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Why Every Christian Should Walk a Dog

So often I feel like it’s my job to create outcomes in my life. I want to see certain results – whether it’s success in my work, happiness in my family, or deeper connection with the people around me. I often burden myself with the idea that I should be in control of how things turn out.

The terrifying and liberating reality, though, is that my only choice is how to respond to the Spirit’s grace on a moment-by-moment basis. God is the one making the connections, opening up possibilities. I’m not the decider, but I am invited to be a faithful responder. It’s just a matter of staying awake.

Take, for example, a recent walk I took with our dog. Austin was feeling the call of the wild, and I was looking forward to a quiet walk through our neighborhood. But as I headed out, I noticed a man walking down the alley, headed my way. He was a neighbor from down the street who I’d never spoken to, but today he clearly wanted to connect.

I had a decision to make: I could be polite but keep walking, or I could change my plans.

Instead of taking the solitary walk I had envisioned when I stepped out the door, I came alongside my neighbor and accompanied him on the way to the corner store. We didn’t talk about anything profound – the dog, mostly – but we made a connection. We know each other’s names now.

After leaving my new friend at the corner store, I looped back around the block. The dog and I ended up playing fetch in our yard. Austin was having a great time, running up and down the lawn, growling and spinning playfully. That’s when I heard laughter from the group home across the street. One of the nurses who works there was out on the front porch, watching us play.

At first, I stayed in our yard, yelling back and forth with the nurse. But was soon obvious that our conversation was more than a courteous wave across the fence. Once again, I had a choice to make: Would I respond to the opportunity for connection that God was putting in front of me? Austin and I crossed the street and spent some time talking with our neighbor on her porch.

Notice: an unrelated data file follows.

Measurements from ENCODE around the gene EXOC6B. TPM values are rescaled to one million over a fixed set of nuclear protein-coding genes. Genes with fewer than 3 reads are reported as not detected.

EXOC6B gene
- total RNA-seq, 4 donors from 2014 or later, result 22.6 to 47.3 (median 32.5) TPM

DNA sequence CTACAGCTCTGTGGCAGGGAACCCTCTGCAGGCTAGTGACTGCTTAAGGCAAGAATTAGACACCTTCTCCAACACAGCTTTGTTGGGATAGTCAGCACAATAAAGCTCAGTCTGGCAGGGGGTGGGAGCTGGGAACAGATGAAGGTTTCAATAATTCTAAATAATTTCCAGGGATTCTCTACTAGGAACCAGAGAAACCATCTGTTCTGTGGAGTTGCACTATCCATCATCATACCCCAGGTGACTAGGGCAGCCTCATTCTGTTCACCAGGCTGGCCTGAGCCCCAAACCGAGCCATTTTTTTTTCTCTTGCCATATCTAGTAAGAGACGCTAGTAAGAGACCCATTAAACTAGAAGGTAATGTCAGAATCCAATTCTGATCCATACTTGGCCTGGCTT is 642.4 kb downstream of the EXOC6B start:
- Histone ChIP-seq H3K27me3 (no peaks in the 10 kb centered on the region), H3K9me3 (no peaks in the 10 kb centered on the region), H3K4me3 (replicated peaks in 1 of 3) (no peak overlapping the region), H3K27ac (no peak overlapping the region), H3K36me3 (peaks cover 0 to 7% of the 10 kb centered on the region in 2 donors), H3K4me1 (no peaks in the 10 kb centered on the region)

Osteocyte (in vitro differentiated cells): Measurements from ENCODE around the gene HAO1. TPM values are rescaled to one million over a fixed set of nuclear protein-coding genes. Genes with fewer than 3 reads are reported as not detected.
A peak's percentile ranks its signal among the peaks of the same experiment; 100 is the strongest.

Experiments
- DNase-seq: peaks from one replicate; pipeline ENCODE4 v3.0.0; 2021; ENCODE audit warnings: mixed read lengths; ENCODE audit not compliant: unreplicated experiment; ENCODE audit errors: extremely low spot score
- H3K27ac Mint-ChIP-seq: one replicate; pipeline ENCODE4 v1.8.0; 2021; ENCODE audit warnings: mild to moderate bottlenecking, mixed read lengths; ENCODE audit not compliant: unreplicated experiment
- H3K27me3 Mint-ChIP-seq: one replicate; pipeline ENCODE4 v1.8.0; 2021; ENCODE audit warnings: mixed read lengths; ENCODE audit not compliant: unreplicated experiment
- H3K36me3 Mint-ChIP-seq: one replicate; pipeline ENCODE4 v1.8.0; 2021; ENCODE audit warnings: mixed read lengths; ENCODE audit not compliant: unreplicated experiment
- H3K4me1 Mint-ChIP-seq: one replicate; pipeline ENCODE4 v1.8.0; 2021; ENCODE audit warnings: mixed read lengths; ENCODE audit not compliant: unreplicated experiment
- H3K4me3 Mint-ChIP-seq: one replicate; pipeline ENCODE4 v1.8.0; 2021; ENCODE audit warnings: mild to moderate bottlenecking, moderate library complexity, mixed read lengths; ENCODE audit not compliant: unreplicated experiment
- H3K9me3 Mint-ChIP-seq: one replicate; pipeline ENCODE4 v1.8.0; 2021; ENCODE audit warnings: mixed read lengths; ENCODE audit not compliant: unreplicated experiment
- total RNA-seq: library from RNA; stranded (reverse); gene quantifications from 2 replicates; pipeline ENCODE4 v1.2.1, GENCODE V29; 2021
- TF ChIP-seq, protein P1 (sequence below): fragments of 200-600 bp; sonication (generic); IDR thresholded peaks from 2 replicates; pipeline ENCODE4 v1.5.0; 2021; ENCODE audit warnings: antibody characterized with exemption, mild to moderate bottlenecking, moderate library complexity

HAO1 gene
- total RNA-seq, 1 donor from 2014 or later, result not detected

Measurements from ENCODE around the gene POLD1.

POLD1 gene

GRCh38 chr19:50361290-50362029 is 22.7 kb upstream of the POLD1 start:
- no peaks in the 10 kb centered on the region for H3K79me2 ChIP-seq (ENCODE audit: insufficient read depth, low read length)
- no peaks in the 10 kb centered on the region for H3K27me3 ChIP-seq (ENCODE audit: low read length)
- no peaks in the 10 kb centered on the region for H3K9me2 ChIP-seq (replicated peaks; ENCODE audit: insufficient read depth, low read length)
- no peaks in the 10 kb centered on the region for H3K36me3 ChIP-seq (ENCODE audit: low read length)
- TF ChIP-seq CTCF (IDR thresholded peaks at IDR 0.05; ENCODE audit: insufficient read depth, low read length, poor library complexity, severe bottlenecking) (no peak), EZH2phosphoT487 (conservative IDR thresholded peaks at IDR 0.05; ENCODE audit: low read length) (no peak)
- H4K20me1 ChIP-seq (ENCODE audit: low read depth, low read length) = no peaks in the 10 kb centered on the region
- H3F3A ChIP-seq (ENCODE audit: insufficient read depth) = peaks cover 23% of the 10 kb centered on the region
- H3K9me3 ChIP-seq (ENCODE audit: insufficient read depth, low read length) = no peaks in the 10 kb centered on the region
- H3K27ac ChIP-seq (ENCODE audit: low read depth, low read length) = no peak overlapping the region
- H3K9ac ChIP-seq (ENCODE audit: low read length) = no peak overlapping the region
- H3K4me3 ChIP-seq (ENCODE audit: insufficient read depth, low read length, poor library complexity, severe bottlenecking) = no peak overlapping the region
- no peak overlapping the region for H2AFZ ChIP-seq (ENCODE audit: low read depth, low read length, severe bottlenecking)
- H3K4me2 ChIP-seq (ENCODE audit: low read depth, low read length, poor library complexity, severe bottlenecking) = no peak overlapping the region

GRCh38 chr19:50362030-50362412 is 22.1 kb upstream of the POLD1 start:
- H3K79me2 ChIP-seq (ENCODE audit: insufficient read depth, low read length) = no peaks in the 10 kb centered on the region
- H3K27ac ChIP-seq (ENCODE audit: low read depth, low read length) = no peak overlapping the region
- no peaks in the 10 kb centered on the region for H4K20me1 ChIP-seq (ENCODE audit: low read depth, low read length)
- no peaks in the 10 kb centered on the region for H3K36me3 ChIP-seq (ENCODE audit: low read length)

I didn’t create either of the opportunities that afternoon. I didn’t leave the house planning to connect with my neighbors. In fact, I was surprised to find that they were reaching out to me! But I had a choice as to how I would respond. I could take the time, make myself available, and go deeper. Or I could be pleasant and courteous… and keep walking.

Have you been presented with opportunities and choices like this lately? What decisions did you make? In the comments below, I invite you to share about your own experience of these kinds of holy openings.

Where in your life do you experience opportunities to connect with others in unexpected ways? How do you practice awareness and readiness to embrace these openings as they emerge?

  • Debra Hope

    Maybe I’m losing it in my old age, but walking my dog is not, in my senior opinion, a demand of Christ, it’s just something I do. I really wonder about why everything has to be related to what we believe (“Why Every Christian Should Walk a Dog” – really?) Can’t things like walking your best friend in the non-human world just be fun? Since when have we become so tied to rules and demands and outlines of accepted “Christian” behavior? Last night, Tiger heard the neighbor’s car door slam, and went barreling down the street, like a bat out of he** to greet Brett. I walked to where Tiger was licking and jumping and running between Brett’s legs, tail and butt wagging, and had a pleasant catch up conversation with my neighbor. Bottom line, if we simply “do” what we say we “believe”, it really makes life so much easier. As for “connecting,” I’ve found an amazingly simple way – make eye contact in Wal-Mart (or whatever big box store you frequent). It’s almost unbelievable what people will tell you if they sense a listening ear, a moment to talk. And last but not least, my husband and I long ago quit giving money to any organized begger, churches included. There are many people in our circle of acquaintances who are going through hard times. We give when we see need and don’t have to worry about 75% of our gift going to some overpaid CEO or administrator. 100% goes directly to the need and it’s a lot of fun! Our latest? A couple hundred to our favorite waitress at Mel’s to help with Christmas for her four kids. We tell people we’re not “loaning,” we’re giving. If they persist, we ask them to pass it on to others when they are able and see need. So much easier than rules and demands and instructions and all the good Mennonite/Catholic guilt that comes with that stance.

    • Hey, there, Debra. Thanks for commenting.

      The title of this post is definitely tongue-in-cheek! For me, though, my dog has definitely been helpful in making connections that I might not have made otherwise, especially here in my neighborhood.

      Thanks for sharing some of the ways that you’re connecting!